Mind's ear


      • mental visualization or imagination
        Referring to the ability to imagine or hear things in one's mind, especially sounds or voices

      • memory or recollection
        Describing the act of remembering or recalling something in one's mind

    Examples of Mind's ear

    • The author's words seemed to linger in my mind's ear long after I had finished reading the book.

      This example means that the author's words continue to resonate in my memory, as if I can still hear them being spoken in my mind. The phrase "mind's ear" is used as a metaphor for our inner ability to remember and process spoken words, even when they are not being spoken aloud.

    • Although I couldn't hear her voice, I felt as though I could still hear her speaking to me through my mind's ear.

      This example suggests that we can sometimes remember the sound and inflection of someone's voice, even if we haven't heard it in a long time. It's as if we can imagine the sound of their voice in our mind's ear, as if we are still hearing it.

    • Sometimes when I'm trying to learn a new language, the words seem to fade away as soon as I stop listening to them. But other times, they stick in my mind's ear and I can remember them easily.

      This example highlights the variability of our ability to remember spoken words. It suggests that some words and sounds may stick more firmly in our mind's ear than others, and that our memory for spoken language can be influenced by a variety of factors.

    • As I listened to the teacher's lecture, I found myself tuning out and letting her words fade away in my mind's ear.

      This example might suggest that the speaker is struggling to concentrate, or that they are feeling bored or disengaged. By saying that the words are fading away in their mind's ear, they might be suggesting that they are losing the ability to actively listen and process the information being presented. This might be indicative of a larger problem with focus or attention, or it might simply be a temporary lapse.

    • The musician's mind's ear hears the melody before it's played, allowing them to compose intricate and complex pieces.

      The "mind's ear" refers to a musician's innate ability to hear a piece of music in their mind before actually playing or hearing it out loud. This skill is crucial for composition and arranging music, as it allows the musician to create a complete and cohesive work.

    • I can't quite place my finger on it, but for some reason, the author's writing has an ear-pleasing rhythm to it.

      Here, the use of "mind's ear" is figurative and refers to the aesthetic quality of the author's writing. Just as a musician's melody resonates with the listener's "mind's ear," so too does the rhythm and flow of an author's prose appeal to the reader's inner sense of harmony and cadence.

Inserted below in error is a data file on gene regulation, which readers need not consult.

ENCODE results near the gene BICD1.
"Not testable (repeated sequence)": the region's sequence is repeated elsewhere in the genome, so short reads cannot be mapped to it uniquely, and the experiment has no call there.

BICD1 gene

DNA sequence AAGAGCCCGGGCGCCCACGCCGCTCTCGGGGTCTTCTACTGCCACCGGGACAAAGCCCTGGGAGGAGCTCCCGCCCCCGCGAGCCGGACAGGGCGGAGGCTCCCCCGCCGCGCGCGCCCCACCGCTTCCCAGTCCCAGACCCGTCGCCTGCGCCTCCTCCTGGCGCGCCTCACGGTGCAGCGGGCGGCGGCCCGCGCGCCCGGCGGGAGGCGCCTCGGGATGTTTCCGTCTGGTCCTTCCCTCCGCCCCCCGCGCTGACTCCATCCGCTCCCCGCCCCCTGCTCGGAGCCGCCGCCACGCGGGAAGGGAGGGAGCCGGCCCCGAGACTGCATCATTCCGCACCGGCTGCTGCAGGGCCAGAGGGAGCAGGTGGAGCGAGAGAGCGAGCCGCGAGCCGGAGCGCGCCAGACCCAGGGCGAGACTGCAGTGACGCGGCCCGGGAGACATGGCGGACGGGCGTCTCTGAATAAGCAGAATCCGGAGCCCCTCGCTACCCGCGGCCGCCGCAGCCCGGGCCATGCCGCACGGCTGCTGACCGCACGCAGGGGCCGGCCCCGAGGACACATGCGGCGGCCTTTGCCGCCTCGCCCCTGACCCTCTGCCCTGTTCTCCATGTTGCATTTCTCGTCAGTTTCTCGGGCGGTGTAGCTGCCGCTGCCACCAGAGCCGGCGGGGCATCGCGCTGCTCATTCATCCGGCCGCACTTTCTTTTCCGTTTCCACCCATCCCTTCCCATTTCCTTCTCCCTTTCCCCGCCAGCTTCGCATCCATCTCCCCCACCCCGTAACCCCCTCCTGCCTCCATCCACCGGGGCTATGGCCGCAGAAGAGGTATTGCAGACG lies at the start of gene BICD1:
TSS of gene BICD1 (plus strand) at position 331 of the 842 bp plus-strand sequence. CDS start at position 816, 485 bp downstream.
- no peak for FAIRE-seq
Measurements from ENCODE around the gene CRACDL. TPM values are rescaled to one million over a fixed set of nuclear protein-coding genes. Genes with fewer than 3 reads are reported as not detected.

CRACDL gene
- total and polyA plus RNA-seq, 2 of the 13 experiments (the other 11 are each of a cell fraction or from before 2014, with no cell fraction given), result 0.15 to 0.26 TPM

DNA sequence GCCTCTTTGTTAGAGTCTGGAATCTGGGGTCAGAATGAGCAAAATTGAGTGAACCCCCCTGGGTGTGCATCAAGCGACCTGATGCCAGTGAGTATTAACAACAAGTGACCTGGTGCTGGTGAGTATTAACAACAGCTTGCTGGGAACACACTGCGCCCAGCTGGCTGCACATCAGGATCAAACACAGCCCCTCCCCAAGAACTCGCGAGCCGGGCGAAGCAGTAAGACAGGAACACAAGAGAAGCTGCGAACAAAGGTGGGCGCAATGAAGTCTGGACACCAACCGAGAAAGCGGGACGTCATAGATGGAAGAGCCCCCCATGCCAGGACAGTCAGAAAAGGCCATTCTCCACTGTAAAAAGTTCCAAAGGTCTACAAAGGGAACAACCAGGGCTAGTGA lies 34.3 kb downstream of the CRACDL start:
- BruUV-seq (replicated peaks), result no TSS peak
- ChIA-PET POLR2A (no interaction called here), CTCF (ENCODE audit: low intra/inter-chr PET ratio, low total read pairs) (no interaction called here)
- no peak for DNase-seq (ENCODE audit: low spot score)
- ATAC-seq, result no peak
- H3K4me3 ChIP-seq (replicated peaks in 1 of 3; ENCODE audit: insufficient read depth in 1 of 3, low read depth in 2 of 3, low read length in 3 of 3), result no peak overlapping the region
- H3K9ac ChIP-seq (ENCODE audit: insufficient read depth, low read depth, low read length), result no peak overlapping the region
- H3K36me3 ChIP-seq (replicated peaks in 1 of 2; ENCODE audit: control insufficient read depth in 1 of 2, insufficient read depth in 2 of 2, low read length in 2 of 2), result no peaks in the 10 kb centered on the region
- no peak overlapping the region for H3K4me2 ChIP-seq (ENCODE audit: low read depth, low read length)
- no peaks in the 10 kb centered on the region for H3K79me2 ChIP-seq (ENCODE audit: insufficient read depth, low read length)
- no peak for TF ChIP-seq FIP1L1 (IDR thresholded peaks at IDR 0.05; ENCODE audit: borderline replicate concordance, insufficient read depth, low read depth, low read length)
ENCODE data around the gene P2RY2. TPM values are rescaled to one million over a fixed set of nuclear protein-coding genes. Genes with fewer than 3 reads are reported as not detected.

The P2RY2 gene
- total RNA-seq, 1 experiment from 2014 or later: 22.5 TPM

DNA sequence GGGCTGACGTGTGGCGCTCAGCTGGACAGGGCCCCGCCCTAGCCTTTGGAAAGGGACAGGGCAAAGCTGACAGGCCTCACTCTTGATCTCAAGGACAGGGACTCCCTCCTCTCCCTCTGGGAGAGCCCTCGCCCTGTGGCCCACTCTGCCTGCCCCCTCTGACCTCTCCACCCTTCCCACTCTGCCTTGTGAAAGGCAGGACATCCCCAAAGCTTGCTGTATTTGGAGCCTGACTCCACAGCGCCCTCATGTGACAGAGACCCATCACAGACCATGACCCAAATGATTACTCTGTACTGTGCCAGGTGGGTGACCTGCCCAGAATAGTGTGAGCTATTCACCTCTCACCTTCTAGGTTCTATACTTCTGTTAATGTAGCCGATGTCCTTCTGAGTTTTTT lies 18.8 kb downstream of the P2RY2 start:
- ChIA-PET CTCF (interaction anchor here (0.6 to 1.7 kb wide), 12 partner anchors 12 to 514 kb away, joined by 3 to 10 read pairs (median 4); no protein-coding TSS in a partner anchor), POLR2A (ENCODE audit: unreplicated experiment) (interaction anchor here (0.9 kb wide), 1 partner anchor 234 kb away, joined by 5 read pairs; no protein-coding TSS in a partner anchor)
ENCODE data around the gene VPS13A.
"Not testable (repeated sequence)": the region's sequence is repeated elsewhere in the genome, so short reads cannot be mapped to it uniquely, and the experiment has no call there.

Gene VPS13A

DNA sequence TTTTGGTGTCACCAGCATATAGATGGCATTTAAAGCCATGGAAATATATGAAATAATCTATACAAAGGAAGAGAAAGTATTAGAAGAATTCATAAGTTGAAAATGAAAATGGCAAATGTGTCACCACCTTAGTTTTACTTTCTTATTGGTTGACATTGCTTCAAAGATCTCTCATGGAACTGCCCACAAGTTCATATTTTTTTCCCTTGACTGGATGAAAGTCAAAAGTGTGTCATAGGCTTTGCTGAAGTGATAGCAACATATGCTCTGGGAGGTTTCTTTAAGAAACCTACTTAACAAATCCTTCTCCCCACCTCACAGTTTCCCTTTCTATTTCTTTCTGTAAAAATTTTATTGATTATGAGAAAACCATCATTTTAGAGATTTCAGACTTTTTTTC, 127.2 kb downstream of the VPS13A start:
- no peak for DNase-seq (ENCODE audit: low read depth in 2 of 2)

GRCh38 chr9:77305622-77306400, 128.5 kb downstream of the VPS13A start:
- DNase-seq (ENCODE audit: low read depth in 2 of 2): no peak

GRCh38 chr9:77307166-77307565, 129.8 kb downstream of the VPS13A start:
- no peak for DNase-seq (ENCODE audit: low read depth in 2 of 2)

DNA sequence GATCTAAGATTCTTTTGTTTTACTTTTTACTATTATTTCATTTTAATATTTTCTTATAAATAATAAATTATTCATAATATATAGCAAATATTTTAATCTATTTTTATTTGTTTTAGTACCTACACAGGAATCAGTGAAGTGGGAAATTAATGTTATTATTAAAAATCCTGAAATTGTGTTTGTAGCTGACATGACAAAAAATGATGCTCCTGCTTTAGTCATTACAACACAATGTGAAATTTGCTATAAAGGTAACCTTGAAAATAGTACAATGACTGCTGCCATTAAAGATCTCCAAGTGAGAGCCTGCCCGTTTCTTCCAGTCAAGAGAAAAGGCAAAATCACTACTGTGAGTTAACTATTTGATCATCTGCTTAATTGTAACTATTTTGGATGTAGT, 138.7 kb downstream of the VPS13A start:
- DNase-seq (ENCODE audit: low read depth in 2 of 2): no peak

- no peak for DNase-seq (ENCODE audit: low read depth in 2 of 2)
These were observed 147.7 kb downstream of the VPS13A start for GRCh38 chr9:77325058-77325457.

• After years of studying music theory, my mind's ear is finally getting a workout every time I hear a piece I've never heard before.

      In this instance, the speaker is using "mind's ear" to describe their heightened awareness and comprehension of music. As they become more familiar with music theory, they are better able to appreciate and understand the subtleties and nuances of different musical pieces.

    • As I listened to the radio, I heard a sound I couldn't quite identify - it was like a mix between a cat meowing and a bird singing, and it caught my mind's ear.

      Here, the speaker uses "mind's ear" to describe a unique and unexpected sound. While the sound may not have been immediately recognizable, it resonated with the speaker's innate musical sensibility and caught their attention.


    The idiom "mind's ear" is used to describe the mental faculty of visualization or imagination, particularly in terms of being able to hear sounds or voices in one's mind. It can also refer to the act of recalling or remembering something in one's mind. Overall, the idiom is used to emphasize the cognitive and imaginative aspects of the mind.

    Origin of "Mind's ear"

    The origin of the idiom "mind's ear" can be traced back to the concept of the "mind's eye," which refers to the mental ability to visualize or imagine things. The addition of the word "ear" in the idiom expands this concept to include the auditory aspect of imagination and memory. The idiom likely originated from the idea that the mind is not only capable of creating mental images, but also of "hearing" or recalling sounds and voices. This reflects the complex and multifaceted nature of human cognition and perception. The idiom has since become a common expression to describe the imaginative and mnemonic capabilities of the mind.

    An example of its usage can be found in a sentence like, "Even though she had never heard the song before, she could play it perfectly by simply listening with her mind's ear."